On the ICOM 756PRO, the only logical interface is the front panel 8-pin microphone connector. That is because it is the only interface that will work with the VOX feature. VOX is essential because there is no other way to key the transmitter. The rear panel audio input signal does not trigger the VOX circuit.
Fortunately, ICOM brought the receiver audio out on the 8-pin microphone connector as well.
My 756PRO interface is made from an 8-pin microphone connector and two, shielded two-conductor cables, terminated with 1/8" (3.5 mm) stereo plugs. All of these parts are available from Radio Shack. In fact, I purchased 6 foot jumpers with molded connectors on the ends. I cut the cables near one end. I seem to build up so many little gizmos with 1/8" connectors that I can always use the ends, no matter how short or long. If I can use a molded end, I prefer that over soldering on my own plugs. They (molded ends) may actually cost less, and I bet that they can take a little more abuse.
One cable connects to the microphone input and the microphone ground. The other cable connects to the audio out and cabinet ground. That's it.
I wrapped some red tape around the radio microphone input cable, since that appears to be the color code that's used to indicate a microphone (in the computer soundcard world).
I mentioned that I used stereo (two-conductor) cables and plugs. The means that the 1/8" plugs have a tip, ring, and sleeve, as opposed to just tip and sleeve (mono). The connectors used with computers are usually stereo connectors. Since I didn't know how the cordless phone jacks were wired, I proceeded with caution, using stereo plugs, but only using the tip terminal. In other words, I do not use the ring terminal.
My 756PRO interface cable is shown in the picture. It's in the lower right corner. I used short lengths of yellow heat shrink tuning to keep the two cables together.
My ICOM 706 interface is even simpler. It's just two shielded 1/8" stereo plug jumper cables. This assumes, however, that you have one of my audio breakout boxes. This interface is described on another page.
The picture shows the jumper cables (lower left), as well as my 706MKIIG breakout box (to the right of the phone).
At this point (August, 2001), I have only used the headset a few times, but it does do exactly what I wanted. I often ragchew with a gang of folks on 3.805 MHz in the late evening. I can put on the headset and roam around the house, and even yard, all while taking part in the conversation.
With both radios, the audio and microphone levels are normal, and I can switch between the cordless phone and the normal microphone/headphone without having to readjust levels.
In experimenting with the phone and the radios, several issues and nits have emerged.
When directly monitoring the output of the phone (going to the radio or computer), it sounds to me to be a little too noisy. But yet, when I connect the phone to a radio or computer, I get good audio reports from listeners. I haven't quite figured this out yet, but since I get good audio reports, it really isn't a big issue.
The phone has a mute button. Unfortunately, it mutes the headphone as well as the microphone. I would much prefer to have it mute the microphone, and leave the headphone on.
I find the range to be a little limited for a 2.4 GHz cordless phone. The range of solid operation is perhaps 100 feet. My other cordless phone easily works for several hundred feet.
In order to use the transmitter, VOX must be used, since there is no provision for PTT operation.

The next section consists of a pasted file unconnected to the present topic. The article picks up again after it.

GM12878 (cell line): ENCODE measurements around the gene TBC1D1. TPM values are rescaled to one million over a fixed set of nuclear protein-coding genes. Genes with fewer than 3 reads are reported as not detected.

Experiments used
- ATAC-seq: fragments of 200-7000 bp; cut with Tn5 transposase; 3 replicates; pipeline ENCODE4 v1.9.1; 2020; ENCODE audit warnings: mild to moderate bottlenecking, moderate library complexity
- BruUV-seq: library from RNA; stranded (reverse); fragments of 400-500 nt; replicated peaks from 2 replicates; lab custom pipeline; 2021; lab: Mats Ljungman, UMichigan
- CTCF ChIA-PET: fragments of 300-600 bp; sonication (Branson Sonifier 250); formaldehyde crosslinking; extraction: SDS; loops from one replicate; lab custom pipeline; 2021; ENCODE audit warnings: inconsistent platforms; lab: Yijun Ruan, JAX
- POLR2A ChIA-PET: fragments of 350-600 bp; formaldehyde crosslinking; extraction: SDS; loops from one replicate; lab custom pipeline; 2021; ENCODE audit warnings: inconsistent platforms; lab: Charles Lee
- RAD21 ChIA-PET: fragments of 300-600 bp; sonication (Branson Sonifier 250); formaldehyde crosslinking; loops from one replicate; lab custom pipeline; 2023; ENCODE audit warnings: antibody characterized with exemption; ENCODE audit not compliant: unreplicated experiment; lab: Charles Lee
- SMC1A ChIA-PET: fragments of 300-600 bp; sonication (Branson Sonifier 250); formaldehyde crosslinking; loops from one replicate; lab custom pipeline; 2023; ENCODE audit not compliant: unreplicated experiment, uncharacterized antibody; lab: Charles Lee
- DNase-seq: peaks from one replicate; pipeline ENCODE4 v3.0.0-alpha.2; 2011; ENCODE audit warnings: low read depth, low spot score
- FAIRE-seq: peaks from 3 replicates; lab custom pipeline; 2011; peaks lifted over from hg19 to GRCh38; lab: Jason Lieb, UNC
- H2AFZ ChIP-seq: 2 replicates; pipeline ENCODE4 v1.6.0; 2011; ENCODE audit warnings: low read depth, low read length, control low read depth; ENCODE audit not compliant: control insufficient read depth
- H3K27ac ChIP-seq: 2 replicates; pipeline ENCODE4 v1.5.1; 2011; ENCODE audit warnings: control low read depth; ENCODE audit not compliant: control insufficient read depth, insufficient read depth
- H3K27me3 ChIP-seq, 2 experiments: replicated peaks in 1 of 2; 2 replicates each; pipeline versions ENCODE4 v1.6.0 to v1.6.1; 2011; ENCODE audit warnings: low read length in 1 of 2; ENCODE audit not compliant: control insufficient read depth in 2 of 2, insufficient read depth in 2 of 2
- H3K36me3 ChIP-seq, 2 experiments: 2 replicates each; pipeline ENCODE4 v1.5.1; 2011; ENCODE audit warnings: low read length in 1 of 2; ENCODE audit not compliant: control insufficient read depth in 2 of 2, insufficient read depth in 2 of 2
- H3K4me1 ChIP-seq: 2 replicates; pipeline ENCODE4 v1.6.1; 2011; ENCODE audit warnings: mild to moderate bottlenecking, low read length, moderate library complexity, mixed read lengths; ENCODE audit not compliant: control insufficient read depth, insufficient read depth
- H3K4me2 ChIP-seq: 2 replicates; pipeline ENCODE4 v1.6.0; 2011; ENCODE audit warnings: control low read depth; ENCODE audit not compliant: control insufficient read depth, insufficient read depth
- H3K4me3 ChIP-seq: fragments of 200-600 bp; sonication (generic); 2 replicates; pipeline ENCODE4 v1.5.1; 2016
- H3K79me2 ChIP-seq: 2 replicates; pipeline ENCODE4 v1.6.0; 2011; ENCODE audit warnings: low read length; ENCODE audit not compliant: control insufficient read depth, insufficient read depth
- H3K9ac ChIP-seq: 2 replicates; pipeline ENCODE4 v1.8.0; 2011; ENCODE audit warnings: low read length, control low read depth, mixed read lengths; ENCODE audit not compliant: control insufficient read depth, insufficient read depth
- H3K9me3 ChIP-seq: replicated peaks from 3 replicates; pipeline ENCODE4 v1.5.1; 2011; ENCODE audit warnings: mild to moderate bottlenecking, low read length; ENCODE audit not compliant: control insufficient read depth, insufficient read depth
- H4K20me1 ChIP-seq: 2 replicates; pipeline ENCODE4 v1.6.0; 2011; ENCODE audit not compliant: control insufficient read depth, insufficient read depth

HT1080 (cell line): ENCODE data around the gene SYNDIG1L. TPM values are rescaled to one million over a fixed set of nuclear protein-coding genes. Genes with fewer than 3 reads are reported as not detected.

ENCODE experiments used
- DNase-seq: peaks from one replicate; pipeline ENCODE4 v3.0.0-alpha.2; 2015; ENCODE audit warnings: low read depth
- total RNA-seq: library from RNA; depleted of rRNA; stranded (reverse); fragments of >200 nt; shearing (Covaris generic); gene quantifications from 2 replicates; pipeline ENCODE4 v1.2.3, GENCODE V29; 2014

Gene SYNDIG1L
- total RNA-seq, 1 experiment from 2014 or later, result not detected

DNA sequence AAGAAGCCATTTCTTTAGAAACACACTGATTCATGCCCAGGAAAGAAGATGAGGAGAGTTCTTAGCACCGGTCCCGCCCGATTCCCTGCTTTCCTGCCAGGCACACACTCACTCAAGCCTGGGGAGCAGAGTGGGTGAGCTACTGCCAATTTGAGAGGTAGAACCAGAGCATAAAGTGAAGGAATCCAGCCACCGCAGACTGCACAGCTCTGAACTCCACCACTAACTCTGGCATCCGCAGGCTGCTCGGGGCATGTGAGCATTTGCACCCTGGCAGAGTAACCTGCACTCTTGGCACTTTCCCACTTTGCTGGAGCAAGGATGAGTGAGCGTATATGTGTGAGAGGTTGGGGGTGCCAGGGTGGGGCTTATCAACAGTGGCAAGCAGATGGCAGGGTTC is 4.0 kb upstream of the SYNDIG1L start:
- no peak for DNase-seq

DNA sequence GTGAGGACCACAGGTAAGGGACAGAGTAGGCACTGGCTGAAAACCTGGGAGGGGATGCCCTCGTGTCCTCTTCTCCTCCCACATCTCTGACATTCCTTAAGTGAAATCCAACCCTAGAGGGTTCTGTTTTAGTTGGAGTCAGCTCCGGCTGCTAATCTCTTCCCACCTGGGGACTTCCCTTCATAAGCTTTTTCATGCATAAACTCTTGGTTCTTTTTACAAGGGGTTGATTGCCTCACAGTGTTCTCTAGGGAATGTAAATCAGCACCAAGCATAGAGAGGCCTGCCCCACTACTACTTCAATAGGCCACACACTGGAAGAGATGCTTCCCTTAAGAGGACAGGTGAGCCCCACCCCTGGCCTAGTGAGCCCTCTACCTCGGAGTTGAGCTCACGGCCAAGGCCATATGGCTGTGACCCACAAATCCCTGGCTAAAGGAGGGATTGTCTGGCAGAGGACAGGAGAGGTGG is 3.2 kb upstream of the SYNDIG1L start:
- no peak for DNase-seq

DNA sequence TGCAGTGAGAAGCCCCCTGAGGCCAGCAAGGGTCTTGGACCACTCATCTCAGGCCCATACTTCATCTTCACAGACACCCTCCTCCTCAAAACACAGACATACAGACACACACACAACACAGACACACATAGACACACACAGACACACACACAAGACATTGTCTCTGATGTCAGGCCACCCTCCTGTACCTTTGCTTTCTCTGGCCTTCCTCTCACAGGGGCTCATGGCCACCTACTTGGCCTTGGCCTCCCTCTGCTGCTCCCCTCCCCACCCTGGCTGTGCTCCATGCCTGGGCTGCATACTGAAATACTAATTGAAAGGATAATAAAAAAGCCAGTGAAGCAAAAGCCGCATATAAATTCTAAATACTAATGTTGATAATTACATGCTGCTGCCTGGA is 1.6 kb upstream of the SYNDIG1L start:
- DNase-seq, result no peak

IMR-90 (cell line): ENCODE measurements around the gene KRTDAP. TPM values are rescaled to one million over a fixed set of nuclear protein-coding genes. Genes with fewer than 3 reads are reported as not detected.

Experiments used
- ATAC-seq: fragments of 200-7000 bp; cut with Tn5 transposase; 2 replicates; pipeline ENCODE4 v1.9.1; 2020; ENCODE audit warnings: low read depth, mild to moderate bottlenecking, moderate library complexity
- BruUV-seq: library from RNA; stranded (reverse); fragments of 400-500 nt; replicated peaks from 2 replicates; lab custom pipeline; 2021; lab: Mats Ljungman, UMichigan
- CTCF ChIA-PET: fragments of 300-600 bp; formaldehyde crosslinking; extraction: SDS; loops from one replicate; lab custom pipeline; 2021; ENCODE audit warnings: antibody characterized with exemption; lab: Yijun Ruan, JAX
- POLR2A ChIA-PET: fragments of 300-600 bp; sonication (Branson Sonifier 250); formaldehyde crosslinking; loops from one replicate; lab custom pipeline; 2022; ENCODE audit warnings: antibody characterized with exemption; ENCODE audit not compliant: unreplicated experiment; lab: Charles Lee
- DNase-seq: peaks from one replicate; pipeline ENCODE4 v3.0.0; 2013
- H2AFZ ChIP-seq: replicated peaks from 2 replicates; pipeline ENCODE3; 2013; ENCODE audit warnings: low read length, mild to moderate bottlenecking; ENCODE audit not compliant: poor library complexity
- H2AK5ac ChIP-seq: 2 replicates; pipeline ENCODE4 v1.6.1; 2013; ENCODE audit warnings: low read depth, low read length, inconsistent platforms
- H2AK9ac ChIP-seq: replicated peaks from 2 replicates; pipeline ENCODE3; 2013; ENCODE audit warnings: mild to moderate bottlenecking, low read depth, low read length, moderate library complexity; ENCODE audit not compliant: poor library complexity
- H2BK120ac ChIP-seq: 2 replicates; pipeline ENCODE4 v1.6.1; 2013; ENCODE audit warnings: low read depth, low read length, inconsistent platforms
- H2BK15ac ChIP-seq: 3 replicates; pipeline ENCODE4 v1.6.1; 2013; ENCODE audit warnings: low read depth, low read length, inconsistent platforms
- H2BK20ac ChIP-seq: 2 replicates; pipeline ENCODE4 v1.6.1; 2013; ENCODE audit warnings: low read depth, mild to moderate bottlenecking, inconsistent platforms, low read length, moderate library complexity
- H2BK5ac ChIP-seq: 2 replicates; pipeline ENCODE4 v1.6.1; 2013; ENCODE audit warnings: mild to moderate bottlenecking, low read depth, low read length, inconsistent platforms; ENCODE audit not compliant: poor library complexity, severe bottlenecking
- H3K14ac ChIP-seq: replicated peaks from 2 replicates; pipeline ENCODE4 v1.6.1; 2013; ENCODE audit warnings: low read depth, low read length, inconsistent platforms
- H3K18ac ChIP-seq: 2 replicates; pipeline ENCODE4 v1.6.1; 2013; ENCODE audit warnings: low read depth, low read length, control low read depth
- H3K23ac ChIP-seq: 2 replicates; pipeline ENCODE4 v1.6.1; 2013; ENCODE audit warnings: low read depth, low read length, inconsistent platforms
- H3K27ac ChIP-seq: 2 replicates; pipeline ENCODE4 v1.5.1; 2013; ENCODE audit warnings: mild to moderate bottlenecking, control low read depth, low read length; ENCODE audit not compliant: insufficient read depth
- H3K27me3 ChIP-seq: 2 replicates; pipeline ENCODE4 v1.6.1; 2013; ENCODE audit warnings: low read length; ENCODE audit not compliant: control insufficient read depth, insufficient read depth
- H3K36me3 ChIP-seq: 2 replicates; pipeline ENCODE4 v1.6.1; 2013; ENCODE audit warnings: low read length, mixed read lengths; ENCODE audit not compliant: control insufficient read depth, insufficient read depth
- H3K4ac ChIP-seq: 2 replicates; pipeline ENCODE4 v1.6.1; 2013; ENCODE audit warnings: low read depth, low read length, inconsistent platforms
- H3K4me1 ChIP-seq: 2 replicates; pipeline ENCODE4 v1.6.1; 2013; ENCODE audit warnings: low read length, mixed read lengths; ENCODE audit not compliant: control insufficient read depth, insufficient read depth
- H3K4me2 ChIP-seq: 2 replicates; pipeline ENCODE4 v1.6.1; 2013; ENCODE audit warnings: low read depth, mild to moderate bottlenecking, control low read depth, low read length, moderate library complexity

I have received good audio reports, but I am told that it does sound like a telephone. I guess that's not really surprising. The audio is described as being a little narrow and punchy. The audio coming out of my headphone also has a telephone quality, which seems to be a slight reduction in quality from what the radio produces.
The touch-tone pad on the headset is disabled when the phone is in computer mode. In other words, you cannot insert standard touch tone signals onto the transmit audio.
With the phone is in normal mode, the telephone conversation appears to still come out of the base unit, on the computer interface (towards the soundcard or radio). While this might provide a strange one-way phone patch, it probably creates more problems than it's worth. Be sure to turn off the VOX when not using the headset.
I have no idea if using this combination violates any FCC regulations. I would think that if there is an issue, it would be in the area of unattended remote control. Given that I'm always within about 100 feet of my radio, and that I can monitor the transmission through the headphone, I can easily take the transmitter off of the air if there are any problems (what if another cordless phone in the area happened to be on the same channel?). [Note: after some discussion with a number of amateurs, it is believed that no regulations are violated.]
I suspect that we will be seeing more and more cordless phones with this computer interface feature. If you don't like this phone, or wish it cost less, just wait, I'm sure that more products will be hitting the market.
Although I was hoping that more cordless phones with computer interfaces (SoundBlaster) would become available, the truth is that they have not. It seems as if talking for free over the Internet has not really become popular enough to drive the demand for these units. One alternative which I became aware of in early 2003 is the Phonebridge. This is interface between the computer (or radIo) and the telephone (cordless in this case). In order to duplicate my situation you would need the Phonebridge and a cordless phone. While this does boost the cost, at least it is available. Hopefully the Phonebridge will be around for some time into the future. Thanks to Gordon, K8KIS, for bringing this product to my attention.